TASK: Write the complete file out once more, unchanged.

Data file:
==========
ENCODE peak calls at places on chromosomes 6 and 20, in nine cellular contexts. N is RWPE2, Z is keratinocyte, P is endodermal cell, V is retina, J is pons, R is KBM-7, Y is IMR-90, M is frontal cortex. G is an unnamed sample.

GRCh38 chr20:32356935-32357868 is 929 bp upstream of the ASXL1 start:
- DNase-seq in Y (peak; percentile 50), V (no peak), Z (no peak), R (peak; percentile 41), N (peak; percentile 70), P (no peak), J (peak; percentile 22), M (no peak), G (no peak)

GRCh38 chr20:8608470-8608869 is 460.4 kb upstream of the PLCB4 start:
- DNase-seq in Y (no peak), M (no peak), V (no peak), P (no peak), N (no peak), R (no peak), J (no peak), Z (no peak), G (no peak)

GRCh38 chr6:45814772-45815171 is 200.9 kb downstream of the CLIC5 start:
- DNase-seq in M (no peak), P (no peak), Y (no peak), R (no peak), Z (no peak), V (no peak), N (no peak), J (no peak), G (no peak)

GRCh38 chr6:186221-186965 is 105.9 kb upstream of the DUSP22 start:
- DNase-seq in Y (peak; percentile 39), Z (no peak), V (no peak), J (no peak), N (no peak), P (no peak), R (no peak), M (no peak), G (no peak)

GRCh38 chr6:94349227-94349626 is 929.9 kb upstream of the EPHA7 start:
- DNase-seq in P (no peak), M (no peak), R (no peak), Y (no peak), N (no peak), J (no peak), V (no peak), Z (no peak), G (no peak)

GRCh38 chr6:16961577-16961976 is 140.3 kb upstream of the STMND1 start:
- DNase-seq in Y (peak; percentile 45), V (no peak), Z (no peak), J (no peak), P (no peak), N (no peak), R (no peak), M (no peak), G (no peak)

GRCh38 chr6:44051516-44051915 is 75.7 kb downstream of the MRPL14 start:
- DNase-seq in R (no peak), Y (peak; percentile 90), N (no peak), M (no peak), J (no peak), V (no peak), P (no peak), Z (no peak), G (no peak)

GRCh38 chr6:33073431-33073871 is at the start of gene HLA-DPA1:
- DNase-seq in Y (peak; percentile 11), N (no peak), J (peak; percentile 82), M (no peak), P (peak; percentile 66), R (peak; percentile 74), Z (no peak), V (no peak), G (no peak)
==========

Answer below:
ENCODE peak calls at places on chromosomes 6 and 20, in nine cellular contexts. N is RWPE2, Z is keratinocyte, P is endodermal cell, V is retina, J is pons, R is KBM-7, Y is IMR-90, M is frontal cortex. G is an unnamed sample.

GRCh38 chr20:32356935-32357868 is 929 bp upstream of the ASXL1 start:
- DNase-seq in Y (peak; percentile 50), V (no peak), Z (no peak), R (peak; percentile 41), N (peak; percentile 70), P (no peak), J (peak; percentile 22), M (no peak), G (no peak)

GRCh38 chr20:8608470-8608869 is 460.4 kb upstream of the PLCB4 start:
- DNase-seq in Y (no peak), M (no peak), V (no peak), P (no peak), N (no peak), R (no peak), J (no peak), Z (no peak), G (no peak)

GRCh38 chr6:45814772-45815171 is 200.9 kb downstream of the CLIC5 start:
- DNase-seq in M (no peak), P (no peak), Y (no peak), R (no peak), Z (no peak), V (no peak), N (no peak), J (no peak), G (no peak)

GRCh38 chr6:186221-186965 is 105.9 kb upstream of the DUSP22 start:
- DNase-seq in Y (peak; percentile 39), Z (no peak), V (no peak), J (no peak), N (no peak), P (no peak), R (no peak), M (no peak), G (no peak)

GRCh38 chr6:94349227-94349626 is 929.9 kb upstream of the EPHA7 start:
- DNase-seq in P (no peak), M (no peak), R (no peak), Y (no peak), N (no peak), J (no peak), V (no peak), Z (no peak), G (no peak)

GRCh38 chr6:16961577-16961976 is 140.3 kb upstream of the STMND1 start:
- DNase-seq in Y (peak; percentile 45), V (no peak), Z (no peak), J (no peak), P (no peak), N (no peak), R (no peak), M (no peak), G (no peak)

GRCh38 chr6:44051516-44051915 is 75.7 kb downstream of the MRPL14 start:
- DNase-seq in R (no peak), Y (peak; percentile 90), N (no peak), M (no peak), J (no peak), V (no peak), P (no peak), Z (no peak), G (no peak)

GRCh38 chr6:33073431-33073871 is at the start of gene HLA-DPA1:
- DNase-seq in Y (peak; percentile 11), N (no peak), J (peak; percentile 82), M (no peak), P (peak; percentile 66), R (peak; percentile 74), Z (no peak), V (no peak), G (no peak)